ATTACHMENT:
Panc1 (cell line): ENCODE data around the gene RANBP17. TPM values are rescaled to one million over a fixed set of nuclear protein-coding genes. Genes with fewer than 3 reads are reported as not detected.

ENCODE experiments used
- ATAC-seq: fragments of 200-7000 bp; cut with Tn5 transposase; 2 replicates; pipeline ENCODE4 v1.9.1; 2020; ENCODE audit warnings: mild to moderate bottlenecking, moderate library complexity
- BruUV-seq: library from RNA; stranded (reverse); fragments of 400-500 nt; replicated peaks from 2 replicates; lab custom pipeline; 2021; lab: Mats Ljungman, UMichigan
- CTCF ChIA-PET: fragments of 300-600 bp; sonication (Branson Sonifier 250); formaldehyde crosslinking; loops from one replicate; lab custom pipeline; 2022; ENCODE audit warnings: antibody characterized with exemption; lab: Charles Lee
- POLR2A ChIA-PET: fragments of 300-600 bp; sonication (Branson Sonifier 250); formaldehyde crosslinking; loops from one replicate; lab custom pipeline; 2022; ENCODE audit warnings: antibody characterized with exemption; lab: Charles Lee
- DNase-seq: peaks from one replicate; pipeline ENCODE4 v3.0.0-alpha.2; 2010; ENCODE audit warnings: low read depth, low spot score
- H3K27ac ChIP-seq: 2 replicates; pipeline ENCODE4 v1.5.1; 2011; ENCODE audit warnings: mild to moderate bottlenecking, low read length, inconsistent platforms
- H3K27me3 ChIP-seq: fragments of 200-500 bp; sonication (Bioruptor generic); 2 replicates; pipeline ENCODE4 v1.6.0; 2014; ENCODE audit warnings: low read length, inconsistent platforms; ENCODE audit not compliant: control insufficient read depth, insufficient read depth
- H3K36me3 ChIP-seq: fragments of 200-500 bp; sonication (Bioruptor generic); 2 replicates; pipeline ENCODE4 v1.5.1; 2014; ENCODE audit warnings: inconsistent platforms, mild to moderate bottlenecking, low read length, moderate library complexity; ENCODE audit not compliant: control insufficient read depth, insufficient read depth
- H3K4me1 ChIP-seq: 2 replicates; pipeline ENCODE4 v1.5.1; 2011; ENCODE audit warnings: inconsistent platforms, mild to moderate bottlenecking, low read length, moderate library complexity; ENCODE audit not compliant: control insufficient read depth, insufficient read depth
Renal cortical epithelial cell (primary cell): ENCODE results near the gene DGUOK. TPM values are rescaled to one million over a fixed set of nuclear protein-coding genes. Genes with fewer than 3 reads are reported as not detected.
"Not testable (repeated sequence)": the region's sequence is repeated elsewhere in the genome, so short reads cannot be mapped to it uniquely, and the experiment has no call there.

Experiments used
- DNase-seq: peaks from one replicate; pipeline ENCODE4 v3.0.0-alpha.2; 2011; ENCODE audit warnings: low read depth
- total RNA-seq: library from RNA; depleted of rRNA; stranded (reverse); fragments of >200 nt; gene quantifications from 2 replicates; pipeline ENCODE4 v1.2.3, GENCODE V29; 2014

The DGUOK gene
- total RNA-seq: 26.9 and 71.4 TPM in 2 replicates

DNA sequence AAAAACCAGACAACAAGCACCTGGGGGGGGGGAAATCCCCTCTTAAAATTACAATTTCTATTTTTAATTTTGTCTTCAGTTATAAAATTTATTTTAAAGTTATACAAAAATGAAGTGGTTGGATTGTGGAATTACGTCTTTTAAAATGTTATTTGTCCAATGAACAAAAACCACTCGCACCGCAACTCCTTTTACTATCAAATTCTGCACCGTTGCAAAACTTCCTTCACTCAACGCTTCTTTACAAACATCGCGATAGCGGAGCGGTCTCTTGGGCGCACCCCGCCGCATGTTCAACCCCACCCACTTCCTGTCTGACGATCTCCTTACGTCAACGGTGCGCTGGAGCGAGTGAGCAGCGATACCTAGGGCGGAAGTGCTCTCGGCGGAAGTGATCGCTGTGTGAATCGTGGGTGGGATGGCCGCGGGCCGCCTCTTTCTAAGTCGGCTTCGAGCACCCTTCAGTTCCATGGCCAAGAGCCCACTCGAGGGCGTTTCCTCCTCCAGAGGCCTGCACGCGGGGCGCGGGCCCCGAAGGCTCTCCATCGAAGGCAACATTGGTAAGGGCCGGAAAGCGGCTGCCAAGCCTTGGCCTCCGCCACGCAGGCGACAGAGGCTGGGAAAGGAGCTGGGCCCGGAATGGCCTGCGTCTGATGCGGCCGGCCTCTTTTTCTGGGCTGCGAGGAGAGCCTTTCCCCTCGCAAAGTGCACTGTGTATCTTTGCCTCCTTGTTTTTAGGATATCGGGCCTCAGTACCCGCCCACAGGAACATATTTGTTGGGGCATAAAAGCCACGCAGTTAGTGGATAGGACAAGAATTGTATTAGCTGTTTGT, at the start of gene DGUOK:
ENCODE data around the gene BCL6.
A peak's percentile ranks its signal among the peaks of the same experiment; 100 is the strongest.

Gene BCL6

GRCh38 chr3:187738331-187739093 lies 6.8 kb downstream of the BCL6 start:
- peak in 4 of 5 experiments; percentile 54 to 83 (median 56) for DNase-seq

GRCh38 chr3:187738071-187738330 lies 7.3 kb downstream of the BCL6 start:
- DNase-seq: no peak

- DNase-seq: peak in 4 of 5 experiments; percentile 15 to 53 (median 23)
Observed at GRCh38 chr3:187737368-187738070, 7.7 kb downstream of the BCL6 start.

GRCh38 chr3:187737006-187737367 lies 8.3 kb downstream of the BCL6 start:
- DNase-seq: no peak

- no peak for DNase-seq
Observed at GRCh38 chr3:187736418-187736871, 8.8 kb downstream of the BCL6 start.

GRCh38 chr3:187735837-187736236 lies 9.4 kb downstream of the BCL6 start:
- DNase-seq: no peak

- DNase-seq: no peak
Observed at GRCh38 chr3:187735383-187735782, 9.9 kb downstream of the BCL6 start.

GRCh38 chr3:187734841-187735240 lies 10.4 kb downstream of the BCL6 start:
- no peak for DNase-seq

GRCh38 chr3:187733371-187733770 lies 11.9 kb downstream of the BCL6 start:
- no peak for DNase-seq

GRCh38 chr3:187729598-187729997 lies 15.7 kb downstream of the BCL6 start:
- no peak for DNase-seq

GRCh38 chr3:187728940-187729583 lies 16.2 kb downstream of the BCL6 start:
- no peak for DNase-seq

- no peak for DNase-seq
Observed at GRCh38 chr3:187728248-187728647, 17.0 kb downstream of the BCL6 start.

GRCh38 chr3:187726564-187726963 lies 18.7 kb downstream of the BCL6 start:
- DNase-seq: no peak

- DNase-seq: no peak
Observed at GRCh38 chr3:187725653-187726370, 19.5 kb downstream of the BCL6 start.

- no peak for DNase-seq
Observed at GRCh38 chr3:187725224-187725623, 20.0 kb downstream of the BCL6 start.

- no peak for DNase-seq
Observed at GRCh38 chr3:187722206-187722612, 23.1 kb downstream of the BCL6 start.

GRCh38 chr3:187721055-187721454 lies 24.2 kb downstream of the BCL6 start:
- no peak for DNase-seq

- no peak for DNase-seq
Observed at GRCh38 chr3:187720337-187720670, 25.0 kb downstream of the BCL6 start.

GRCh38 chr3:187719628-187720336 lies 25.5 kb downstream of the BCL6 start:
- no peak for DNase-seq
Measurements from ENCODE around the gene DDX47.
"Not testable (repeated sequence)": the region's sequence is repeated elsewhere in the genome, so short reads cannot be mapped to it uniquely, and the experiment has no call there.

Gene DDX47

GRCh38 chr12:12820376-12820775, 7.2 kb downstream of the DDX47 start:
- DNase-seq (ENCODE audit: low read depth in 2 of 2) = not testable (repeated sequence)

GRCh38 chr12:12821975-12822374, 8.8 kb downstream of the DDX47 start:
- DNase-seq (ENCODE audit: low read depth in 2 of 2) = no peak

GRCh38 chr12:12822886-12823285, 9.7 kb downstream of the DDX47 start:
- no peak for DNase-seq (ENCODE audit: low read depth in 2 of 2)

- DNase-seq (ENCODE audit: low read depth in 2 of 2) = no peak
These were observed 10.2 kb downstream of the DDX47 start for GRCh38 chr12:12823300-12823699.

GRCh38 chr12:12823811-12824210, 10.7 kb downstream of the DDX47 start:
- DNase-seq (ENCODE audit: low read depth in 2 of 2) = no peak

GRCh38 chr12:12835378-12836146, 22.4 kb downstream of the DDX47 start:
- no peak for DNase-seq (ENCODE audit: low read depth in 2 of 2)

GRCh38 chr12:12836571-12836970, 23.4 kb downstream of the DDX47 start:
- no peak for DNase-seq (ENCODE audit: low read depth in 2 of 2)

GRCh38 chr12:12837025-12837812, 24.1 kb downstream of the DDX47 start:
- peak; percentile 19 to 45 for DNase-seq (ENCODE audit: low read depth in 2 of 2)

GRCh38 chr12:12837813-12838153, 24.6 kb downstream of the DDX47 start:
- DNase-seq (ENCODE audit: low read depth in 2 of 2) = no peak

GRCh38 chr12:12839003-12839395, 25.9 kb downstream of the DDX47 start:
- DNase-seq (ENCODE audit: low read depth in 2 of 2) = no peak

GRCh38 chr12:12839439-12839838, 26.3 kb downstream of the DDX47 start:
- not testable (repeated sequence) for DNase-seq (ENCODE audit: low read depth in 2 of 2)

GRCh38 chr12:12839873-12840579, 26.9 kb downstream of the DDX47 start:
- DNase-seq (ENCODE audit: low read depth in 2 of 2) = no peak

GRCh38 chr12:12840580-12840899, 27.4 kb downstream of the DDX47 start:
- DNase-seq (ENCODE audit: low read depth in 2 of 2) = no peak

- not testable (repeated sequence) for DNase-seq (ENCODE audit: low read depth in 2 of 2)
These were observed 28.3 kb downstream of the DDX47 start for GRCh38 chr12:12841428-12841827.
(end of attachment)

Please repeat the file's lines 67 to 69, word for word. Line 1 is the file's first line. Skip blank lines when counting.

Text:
- DNase-seq (ENCODE audit: low read depth in 2 of 2) = no peak

GRCh38 chr12:12822886-12823285, 9.7 kb downstream of the DDX47 start:
- no peak for DNase-seq (ENCODE audit: low read depth in 2 of 2)